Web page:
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The AAPG/Datapages Combined Publications Database

AAPG Special Volumes


Chapter from: M 64:  Sequence Stratigraphy of Foreland Basin Deposits
Edited By 
J.C. Van Wagoner and G.T. Bertram

Dag Nummedal and C. M. Molenaar

Seismic/Sequence Stratigraphy

Published 1995 as part of Memoir 64
Copyright © 1995 The American Association of Petroleum Geologists.  All Rights Reserved.

Chapter 9


Sequence Stratigraphy of Ramp-Setting
Strand Plain Successions: The Gallup Sandstone, New Mexico

Dag Nummedal

Department of Geology and Geophysics

Louisiana State University

Baton Rouge, Louisiana, U.S.A. 

C. M. Molenaar*

U.S. Geological Survey

Denver, Colorado, U.S.A.



The Gallup Sandstone of northwestern New Mexico is a northeastward-prograding clastic wedge of late Turonian to earliest Coniacian (Late Cretaceous) age that pinches out about in the middle of the San Juan basin. Paleoenvironmental and sequence stratigraphic studies indicate that the Gallup is dominated by strand plain successions (tongues) that prograded across a gently dipping ramp during repeated episodes of relative sea level fall. These episodes were superimposed on a long-term (about 1.2 m.y.) phase of relative sea level rise that controlled the overall forestepping and aggradational stacking pattern of the tongues. The total stratigraphic rise of all six Gallup tongues is about 120 m.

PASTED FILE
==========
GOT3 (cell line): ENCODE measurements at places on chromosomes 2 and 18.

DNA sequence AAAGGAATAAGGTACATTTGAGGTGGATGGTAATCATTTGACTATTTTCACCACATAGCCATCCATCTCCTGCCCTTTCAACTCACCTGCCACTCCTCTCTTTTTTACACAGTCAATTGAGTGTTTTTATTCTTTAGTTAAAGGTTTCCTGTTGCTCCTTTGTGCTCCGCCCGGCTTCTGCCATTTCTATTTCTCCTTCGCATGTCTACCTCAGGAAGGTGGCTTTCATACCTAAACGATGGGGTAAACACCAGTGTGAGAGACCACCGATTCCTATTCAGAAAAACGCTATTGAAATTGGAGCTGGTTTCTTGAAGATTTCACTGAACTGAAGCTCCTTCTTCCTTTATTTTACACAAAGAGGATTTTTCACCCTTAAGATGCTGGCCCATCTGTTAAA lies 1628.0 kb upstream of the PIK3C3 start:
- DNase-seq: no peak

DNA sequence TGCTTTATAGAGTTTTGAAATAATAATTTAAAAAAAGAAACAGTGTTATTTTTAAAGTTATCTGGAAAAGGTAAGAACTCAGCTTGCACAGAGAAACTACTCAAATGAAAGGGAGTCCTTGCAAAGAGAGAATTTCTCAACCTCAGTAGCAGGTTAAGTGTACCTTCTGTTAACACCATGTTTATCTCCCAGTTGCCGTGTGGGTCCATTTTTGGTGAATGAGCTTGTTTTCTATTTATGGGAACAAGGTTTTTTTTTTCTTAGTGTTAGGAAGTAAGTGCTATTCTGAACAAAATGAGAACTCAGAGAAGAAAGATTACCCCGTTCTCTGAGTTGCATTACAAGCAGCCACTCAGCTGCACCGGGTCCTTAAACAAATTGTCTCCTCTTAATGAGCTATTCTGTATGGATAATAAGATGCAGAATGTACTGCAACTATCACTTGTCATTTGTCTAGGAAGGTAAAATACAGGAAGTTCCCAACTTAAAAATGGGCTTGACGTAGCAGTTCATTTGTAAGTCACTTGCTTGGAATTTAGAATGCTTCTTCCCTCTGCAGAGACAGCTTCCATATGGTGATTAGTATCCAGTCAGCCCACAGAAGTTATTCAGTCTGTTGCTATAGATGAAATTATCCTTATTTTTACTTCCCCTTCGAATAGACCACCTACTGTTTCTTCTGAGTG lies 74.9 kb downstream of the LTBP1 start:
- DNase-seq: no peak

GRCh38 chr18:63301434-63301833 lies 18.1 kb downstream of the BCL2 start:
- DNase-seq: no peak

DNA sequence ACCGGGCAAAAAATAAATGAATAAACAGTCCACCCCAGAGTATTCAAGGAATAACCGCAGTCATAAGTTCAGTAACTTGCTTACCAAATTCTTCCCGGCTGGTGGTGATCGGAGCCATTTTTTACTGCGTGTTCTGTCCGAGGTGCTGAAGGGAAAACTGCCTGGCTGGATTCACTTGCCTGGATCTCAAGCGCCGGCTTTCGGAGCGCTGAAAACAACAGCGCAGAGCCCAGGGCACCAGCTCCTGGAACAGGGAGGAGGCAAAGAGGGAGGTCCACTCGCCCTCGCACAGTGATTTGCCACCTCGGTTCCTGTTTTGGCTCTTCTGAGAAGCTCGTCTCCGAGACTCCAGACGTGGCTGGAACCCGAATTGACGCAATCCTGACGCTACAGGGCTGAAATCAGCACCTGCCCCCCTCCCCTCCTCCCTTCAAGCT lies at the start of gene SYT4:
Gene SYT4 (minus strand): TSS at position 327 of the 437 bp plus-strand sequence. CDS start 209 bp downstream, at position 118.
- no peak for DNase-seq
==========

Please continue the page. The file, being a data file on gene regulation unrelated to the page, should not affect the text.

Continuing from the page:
The Gallup is divided into chronostratigraphically significant packages that are bounded by mappable surfaces of erosion and their downdip conformities. Outcrop studies present incontrovertible evidence, for at least three of the Gallup tongues, that two concurrent erosional surfaces formed during sea level falls in this ramp setting. The lower erosion surface forms a sharp base of the shoreface and is referred to as a regressive surface of marine erosion. This erosion surface generally correlates with conformities both updip and downdip. The upper surface commonly juxtaposes estuarine and fluvial sandstone on truncated shoreface successions and is referred to as a regressive surface of subaerial erosion. We consider this upper surface to be the sequence boundary. The strata between these two erosion surfaces belong to the falling stage systems tract. The sequence boundary climbs stratigraphic section (relative to the base of overlying shale) from landward to seaward and becomes a conformity near the position of the lowstand shoreline. 


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